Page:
WASHINGTON, Oct. 30 /PRNewswire-USNewswire/ -- Government filings by Al
Gore's investment management firm, Generation Investment Management (GIM),
indicate that the Nobel Peace Prize winner may be "talking the talk" but
not "walking the walk" when it comes to investing in so-called
"Despite its widely publicized rhetoric, the Gore firm's stock
portfolio looks to be that of an ordinary diversified mutual fund," said
JunkScience.com publisher Steve Milloy. "If this is 'sustainable'
investing, then it is a meaningless term," Milloy said.
GIM, of which Al Gore is the chairman and founding partner, filed its
Form 13F-Holdings report with the U.S. Securities and Exchange Commission
on October 23, 2007. The report may be viewed at
According to the report, GIM has $438 million invested in the following
22 companies: AFLAC, Amdocs, Autodesk, Becton Dickinson, Blackbaud,
Donaldson Company, General Electric, Greenhill & Co., HDFC Bank, Johnson
Controls, Laboratory Corporation of America, Metabolix, Millipore, Mueller
Water Products, Northern Trust, Procter & Gamble, SPDR Trust, Staples,
Techne Corp., UBS, Varian Medical Systems and Waters Corp.
GIM's top five holdings are Johnson Controls, AFLAC, Becton Dickinson,
General Electric and Procter & Gamble.
Al Gore says on the GIM web site that, "Integrating issues such as
climate change into investment analysis is simply common sense."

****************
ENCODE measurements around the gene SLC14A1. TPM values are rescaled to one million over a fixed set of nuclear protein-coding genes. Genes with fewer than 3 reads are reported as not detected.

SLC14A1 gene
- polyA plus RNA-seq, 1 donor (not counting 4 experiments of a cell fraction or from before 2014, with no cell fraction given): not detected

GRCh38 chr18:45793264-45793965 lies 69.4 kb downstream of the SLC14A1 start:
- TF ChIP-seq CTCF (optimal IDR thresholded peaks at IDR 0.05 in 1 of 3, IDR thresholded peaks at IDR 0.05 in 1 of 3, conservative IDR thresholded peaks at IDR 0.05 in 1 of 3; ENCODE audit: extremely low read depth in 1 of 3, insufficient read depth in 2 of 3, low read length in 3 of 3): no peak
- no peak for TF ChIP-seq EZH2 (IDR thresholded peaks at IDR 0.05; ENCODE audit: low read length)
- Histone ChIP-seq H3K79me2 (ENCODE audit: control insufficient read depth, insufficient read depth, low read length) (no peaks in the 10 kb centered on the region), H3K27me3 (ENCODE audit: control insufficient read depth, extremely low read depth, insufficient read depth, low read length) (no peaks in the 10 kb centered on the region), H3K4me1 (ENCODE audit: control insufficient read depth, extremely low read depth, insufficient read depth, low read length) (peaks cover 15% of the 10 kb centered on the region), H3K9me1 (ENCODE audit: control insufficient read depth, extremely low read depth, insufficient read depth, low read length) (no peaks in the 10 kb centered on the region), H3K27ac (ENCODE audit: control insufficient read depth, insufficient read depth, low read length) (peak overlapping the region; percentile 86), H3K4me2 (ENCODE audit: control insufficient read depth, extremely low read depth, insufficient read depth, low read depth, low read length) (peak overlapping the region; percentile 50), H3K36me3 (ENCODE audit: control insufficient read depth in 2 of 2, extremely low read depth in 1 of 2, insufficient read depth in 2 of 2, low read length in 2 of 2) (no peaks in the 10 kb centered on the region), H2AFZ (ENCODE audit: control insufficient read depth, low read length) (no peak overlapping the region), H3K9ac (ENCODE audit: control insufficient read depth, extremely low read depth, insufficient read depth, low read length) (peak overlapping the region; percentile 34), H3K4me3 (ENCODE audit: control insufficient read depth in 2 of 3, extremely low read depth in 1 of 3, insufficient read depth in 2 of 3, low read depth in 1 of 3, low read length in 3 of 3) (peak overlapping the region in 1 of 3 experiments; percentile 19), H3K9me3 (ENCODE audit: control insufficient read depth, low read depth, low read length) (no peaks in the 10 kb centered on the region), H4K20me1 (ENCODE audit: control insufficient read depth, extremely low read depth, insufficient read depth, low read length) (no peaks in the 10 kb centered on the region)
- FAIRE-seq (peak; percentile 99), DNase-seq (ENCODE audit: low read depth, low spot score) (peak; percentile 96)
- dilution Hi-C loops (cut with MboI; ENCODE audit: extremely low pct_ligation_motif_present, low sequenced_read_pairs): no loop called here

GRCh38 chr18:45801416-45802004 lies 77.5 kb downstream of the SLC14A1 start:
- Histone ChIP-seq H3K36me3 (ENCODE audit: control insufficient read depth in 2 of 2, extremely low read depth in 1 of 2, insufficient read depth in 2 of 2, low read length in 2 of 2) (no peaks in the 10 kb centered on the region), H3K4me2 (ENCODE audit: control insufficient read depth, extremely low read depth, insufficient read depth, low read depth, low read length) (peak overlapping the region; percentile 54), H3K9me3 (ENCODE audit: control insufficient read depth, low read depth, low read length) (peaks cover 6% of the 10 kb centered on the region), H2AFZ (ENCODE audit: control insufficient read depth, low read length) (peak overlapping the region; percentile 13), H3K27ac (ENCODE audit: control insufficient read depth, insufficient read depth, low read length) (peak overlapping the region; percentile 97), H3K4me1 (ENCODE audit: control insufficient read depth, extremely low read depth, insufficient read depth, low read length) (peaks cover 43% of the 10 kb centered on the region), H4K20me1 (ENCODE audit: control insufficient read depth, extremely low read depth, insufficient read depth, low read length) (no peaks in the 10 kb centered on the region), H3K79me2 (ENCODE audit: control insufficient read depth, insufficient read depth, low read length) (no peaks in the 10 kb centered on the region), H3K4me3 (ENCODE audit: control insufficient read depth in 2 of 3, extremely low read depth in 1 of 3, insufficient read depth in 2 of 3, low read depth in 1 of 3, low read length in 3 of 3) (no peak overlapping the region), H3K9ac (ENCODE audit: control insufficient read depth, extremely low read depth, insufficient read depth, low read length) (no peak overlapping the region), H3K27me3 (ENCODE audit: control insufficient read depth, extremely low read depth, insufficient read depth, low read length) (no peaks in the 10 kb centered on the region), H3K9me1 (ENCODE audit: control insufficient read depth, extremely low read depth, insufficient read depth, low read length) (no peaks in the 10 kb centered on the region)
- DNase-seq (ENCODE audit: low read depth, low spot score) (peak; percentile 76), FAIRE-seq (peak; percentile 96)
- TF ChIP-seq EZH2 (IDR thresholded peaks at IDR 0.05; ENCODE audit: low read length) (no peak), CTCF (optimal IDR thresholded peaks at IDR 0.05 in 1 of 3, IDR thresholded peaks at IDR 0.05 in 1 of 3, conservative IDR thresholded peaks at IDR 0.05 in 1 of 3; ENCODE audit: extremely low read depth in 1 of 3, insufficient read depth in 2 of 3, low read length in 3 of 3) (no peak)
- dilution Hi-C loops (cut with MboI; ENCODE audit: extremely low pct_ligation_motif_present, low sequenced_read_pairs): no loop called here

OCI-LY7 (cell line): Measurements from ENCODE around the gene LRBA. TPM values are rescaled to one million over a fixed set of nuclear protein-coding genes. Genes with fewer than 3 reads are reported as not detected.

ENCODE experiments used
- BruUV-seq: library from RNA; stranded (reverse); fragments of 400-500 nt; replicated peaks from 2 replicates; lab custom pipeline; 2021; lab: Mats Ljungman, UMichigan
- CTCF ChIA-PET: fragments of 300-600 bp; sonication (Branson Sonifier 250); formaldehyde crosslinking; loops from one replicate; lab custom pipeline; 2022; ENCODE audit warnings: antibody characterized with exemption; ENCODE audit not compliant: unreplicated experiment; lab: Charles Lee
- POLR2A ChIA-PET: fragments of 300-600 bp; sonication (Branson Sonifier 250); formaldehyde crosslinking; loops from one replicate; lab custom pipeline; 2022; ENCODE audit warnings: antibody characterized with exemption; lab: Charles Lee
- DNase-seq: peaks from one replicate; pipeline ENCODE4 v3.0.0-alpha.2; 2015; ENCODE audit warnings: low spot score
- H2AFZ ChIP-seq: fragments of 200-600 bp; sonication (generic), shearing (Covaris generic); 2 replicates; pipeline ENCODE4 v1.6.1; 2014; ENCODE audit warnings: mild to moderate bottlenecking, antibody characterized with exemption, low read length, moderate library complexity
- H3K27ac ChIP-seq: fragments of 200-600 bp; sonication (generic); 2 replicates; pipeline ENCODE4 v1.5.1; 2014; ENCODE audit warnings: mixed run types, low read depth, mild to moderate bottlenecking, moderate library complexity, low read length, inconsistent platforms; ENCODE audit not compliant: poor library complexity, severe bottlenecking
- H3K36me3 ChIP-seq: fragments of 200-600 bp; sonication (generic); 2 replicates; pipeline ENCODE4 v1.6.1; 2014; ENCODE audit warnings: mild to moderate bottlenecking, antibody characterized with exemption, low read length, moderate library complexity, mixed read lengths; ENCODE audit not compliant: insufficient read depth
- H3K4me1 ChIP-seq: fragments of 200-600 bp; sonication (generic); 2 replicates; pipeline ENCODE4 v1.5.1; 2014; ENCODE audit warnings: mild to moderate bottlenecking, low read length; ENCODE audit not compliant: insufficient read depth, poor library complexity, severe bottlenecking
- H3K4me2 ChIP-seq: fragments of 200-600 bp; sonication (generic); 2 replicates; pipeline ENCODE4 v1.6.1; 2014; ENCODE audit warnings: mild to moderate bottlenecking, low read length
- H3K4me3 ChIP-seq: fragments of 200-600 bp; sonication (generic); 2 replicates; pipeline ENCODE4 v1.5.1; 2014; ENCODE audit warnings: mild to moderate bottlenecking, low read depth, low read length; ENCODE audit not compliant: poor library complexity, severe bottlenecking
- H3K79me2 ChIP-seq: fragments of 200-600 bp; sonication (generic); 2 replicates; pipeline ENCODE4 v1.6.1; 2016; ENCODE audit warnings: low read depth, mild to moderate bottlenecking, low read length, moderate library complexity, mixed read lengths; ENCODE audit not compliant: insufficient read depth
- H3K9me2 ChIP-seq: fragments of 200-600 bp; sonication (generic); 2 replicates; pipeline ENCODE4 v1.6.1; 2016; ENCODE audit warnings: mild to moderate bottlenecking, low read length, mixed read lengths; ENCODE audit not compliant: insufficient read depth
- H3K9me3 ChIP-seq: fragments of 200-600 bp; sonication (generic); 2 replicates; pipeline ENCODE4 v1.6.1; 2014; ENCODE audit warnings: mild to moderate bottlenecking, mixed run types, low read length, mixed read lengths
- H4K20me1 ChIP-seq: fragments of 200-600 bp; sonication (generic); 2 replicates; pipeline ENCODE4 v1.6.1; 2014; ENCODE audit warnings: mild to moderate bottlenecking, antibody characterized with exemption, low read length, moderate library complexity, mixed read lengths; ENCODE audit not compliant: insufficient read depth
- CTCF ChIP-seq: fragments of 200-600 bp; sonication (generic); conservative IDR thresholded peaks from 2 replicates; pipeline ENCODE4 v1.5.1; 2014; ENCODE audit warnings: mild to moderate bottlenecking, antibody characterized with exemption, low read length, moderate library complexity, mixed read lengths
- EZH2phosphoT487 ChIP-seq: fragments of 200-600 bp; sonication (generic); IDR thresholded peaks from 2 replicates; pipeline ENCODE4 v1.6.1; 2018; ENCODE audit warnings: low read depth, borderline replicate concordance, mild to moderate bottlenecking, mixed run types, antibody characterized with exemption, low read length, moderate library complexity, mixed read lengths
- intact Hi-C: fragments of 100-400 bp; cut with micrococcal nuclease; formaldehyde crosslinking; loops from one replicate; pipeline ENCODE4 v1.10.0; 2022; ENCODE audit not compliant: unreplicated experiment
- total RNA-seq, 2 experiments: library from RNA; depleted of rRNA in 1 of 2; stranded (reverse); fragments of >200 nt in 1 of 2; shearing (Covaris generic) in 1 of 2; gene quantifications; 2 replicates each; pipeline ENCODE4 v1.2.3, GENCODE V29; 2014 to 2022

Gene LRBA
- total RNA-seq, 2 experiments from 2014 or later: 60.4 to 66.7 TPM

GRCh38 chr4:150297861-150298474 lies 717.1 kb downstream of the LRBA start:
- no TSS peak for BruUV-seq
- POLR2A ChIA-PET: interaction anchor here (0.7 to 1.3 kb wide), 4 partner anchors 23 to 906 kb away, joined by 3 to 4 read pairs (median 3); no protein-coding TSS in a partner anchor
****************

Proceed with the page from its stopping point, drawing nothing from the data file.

But with the exception of General Electric -? which actively lobbies
for global warming regulation while its stock significantly underperforms
the broad stock market ?- GIM's portfolio doesn't seem to have anything to
do with climate change. Notably absent from GIM's portfolio are energy and
utility companies -? even those that claim they will benefit from global
warming regulation. With the exception of GE, corporate members of the
pro-global warming regulation lobbying group called the U.S. Climate Action
Partnership are also missing from GIM's portfolio.
"GIM's portfolio is a run-of-the-mill mix of financial service,
healthcare, consumer products, technology and industrial materials
companies that hardly seems to live up to Gore's rhetoric about social and
environmental sustainability allegedly driving GIM's investment choices,"
Milloy said. "There seems to be no particular focus on energy efficiency,
alternative energy, reducing pollution and greenhouse gases, or other
so-called 'green' business ideals" Milloy said.
In any event, GIM has probably purchased the stock of these companies
in the secondary markets, meaning that GIM's capital is not being invested
directly in the companies' operations. GIM can buy or sell its portfolio
positions by simply picking up the phone and calling its stockbroker. The
companies owned don't necessarily even know GIM is an investor.
"GIM's investments do not appear to be reducing anyone's carbon
footprint," said Milloy. "Before falling for GIM's 'sustainability' pitch,
investors may want to check out GIM's portfolio first," Milloy added.
Steven J. Milloy is the founder and publisher of DemandDebate.com,
JunkScience.com and CSRwatch.com; an investment adviser to the Free
Enterprise Action Fund; and a columnist for FoxNews.com.